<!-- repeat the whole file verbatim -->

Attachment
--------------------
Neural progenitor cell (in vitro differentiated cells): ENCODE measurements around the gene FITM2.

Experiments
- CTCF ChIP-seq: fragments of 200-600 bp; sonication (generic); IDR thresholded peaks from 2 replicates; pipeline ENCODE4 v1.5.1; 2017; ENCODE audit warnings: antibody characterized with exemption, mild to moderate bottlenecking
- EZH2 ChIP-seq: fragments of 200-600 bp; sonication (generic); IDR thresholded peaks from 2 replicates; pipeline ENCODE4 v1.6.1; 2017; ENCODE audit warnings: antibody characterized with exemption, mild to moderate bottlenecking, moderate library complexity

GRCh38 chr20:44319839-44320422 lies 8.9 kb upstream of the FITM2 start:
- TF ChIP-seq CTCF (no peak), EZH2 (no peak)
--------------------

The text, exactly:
Neural progenitor cell (in vitro differentiated cells): ENCODE measurements around the gene FITM2.

Experiments
- CTCF ChIP-seq: fragments of 200-600 bp; sonication (generic); IDR thresholded peaks from 2 replicates; pipeline ENCODE4 v1.5.1; 2017; ENCODE audit warnings: antibody characterized with exemption, mild to moderate bottlenecking
- EZH2 ChIP-seq: fragments of 200-600 bp; sonication (generic); IDR thresholded peaks from 2 replicates; pipeline ENCODE4 v1.6.1; 2017; ENCODE audit warnings: antibody characterized with exemption, mild to moderate bottlenecking, moderate library complexity

GRCh38 chr20:44319839-44320422 lies 8.9 kb upstream of the FITM2 start:
- TF ChIP-seq CTCF (no peak), EZH2 (no peak)